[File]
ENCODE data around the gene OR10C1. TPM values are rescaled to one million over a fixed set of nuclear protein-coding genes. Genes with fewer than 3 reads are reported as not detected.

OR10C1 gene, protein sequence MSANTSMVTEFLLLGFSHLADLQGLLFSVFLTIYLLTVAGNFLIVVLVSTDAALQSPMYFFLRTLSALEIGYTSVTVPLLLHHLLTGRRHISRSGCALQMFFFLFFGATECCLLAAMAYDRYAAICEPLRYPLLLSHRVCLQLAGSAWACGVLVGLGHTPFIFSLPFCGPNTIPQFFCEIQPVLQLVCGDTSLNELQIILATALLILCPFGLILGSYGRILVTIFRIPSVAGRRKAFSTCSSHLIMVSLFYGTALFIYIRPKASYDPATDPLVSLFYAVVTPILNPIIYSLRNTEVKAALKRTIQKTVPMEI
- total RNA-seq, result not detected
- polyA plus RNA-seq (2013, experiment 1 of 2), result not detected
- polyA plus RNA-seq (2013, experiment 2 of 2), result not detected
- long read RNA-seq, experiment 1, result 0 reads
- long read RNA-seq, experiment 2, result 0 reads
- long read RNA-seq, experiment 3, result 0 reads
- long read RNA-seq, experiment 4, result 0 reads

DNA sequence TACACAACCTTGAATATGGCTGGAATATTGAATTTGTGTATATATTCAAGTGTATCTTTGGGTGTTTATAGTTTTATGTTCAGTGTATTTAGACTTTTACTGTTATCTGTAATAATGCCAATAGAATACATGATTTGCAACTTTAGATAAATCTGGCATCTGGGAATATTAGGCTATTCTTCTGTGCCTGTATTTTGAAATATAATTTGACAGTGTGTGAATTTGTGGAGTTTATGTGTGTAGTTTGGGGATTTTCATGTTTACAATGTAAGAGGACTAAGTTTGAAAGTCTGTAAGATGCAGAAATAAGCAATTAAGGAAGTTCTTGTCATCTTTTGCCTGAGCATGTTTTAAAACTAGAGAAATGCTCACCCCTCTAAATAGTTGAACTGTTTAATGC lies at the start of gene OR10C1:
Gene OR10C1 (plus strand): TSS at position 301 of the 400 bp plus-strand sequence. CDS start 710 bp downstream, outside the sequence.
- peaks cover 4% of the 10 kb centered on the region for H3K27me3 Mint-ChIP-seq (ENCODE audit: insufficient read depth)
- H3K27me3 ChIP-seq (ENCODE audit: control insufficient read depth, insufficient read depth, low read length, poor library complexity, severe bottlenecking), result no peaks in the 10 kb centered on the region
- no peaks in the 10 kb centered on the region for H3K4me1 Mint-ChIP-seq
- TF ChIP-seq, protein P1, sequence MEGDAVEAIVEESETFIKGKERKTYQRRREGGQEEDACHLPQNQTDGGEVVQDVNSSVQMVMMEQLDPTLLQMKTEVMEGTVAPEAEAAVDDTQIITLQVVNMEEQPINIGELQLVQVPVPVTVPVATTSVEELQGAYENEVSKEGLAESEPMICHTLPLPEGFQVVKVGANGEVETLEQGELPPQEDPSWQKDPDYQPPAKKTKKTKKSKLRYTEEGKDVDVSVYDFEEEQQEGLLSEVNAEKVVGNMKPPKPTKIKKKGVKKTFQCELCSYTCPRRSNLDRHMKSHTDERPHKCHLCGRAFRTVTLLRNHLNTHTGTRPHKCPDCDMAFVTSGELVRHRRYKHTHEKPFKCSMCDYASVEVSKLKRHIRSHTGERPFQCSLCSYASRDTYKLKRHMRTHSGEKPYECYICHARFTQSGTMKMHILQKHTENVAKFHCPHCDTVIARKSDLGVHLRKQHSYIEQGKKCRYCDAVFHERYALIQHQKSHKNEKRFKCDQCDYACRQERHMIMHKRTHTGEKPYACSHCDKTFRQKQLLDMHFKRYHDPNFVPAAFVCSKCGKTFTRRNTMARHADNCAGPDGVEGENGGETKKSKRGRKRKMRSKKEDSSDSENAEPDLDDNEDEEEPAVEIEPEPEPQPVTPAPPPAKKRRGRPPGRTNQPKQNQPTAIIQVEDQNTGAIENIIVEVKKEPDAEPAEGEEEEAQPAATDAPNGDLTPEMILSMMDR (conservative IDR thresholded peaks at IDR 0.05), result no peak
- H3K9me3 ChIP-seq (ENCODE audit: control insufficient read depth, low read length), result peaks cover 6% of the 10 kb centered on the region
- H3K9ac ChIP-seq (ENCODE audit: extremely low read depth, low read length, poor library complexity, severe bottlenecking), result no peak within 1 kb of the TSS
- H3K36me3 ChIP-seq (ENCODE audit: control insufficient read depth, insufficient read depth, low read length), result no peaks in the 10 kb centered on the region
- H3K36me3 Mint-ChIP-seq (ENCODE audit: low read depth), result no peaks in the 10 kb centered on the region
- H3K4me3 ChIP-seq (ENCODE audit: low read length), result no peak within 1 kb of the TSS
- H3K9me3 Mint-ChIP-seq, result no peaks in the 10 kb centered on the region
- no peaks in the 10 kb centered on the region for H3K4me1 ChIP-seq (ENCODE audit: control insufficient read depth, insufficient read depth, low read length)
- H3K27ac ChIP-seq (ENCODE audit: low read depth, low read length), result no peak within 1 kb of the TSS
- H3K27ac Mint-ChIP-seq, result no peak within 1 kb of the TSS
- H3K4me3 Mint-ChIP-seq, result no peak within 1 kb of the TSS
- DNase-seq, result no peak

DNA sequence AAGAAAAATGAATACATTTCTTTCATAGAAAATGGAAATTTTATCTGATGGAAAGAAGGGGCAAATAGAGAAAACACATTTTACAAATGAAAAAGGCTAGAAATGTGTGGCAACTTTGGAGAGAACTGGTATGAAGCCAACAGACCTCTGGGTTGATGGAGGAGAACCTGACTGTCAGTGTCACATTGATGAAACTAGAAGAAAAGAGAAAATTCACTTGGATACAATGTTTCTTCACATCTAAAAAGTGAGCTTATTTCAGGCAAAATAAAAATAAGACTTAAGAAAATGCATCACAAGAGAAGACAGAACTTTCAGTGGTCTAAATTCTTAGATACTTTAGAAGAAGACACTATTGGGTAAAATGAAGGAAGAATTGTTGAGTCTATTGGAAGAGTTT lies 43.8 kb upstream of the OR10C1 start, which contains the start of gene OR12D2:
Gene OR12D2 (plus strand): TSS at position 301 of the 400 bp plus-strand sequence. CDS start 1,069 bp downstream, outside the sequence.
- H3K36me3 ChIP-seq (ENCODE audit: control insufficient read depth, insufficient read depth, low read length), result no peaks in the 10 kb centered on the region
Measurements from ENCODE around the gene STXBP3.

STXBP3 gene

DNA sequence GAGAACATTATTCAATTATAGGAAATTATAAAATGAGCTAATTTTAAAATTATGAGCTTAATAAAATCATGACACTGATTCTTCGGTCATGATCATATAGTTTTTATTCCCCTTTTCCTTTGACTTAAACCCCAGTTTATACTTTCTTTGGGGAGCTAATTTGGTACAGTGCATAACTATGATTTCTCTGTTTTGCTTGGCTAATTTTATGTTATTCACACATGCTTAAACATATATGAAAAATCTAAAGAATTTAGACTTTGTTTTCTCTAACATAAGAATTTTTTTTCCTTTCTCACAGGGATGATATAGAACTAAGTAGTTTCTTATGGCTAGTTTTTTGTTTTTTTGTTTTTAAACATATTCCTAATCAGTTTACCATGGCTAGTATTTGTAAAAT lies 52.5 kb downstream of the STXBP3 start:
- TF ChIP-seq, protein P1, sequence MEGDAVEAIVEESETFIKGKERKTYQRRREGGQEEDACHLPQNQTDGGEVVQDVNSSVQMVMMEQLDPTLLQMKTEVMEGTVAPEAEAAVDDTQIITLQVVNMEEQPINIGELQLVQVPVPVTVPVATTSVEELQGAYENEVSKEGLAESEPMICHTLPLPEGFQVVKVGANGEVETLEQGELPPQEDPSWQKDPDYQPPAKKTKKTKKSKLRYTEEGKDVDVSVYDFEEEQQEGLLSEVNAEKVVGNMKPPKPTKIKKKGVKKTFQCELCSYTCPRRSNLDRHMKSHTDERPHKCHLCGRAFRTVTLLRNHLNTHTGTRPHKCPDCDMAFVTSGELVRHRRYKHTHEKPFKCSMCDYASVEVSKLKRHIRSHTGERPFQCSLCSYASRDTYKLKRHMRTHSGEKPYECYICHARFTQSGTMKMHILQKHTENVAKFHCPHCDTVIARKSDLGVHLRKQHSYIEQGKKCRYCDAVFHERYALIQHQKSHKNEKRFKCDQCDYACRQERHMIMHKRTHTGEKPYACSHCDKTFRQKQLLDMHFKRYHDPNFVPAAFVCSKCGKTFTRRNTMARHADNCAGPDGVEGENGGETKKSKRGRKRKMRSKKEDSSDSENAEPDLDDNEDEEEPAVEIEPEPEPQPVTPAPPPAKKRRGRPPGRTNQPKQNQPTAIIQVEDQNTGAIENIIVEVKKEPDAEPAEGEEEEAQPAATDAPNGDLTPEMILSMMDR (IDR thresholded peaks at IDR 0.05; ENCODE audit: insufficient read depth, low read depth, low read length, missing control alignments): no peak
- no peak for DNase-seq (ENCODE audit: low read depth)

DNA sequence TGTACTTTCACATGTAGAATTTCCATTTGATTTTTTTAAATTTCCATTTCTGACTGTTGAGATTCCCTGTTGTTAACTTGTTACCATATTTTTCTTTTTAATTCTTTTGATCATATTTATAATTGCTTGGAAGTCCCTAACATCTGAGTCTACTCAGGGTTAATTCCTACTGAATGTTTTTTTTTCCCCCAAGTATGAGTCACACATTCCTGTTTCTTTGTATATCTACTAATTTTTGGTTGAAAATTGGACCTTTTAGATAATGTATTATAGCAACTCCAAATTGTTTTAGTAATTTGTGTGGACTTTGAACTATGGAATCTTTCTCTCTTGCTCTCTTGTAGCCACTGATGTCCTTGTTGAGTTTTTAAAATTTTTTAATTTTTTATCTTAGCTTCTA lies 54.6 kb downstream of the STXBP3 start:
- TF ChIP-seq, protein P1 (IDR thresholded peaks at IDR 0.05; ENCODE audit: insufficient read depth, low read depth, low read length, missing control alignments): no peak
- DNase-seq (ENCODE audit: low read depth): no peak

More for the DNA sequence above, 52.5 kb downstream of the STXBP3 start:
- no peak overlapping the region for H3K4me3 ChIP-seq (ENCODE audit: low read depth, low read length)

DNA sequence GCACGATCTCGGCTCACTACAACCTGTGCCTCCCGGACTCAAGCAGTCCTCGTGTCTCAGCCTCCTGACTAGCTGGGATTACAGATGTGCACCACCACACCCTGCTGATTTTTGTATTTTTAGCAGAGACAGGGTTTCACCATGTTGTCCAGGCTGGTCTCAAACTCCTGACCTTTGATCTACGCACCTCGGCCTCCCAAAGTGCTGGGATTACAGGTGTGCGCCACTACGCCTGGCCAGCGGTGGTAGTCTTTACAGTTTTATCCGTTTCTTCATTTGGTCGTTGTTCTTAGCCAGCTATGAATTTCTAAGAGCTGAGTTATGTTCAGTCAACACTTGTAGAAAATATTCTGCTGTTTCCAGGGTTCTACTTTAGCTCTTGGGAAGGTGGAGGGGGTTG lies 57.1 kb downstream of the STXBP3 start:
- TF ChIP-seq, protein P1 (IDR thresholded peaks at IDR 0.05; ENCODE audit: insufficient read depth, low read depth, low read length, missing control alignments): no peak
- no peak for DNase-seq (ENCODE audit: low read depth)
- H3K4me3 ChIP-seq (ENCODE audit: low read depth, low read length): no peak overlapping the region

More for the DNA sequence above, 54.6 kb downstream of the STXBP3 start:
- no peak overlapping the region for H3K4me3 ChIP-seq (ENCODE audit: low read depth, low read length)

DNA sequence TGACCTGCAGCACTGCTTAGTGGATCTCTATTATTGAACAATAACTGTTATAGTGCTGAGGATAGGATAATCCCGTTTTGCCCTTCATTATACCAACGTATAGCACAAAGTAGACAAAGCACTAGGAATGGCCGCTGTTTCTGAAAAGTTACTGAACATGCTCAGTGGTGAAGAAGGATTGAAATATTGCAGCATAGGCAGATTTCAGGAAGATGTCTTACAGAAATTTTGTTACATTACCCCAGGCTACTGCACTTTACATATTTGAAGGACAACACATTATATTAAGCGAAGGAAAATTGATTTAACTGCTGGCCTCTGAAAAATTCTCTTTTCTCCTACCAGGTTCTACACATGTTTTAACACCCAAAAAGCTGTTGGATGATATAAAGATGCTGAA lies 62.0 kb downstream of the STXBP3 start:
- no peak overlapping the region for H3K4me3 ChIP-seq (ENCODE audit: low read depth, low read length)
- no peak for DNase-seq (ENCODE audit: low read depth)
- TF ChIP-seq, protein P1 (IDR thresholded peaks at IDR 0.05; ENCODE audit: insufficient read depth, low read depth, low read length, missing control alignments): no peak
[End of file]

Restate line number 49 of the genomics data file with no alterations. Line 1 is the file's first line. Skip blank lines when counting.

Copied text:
- TF ChIP-seq, protein P1 (IDR thresholded peaks at IDR 0.05; ENCODE audit: insufficient read depth, low read depth, low read length, missing control alignments): no peak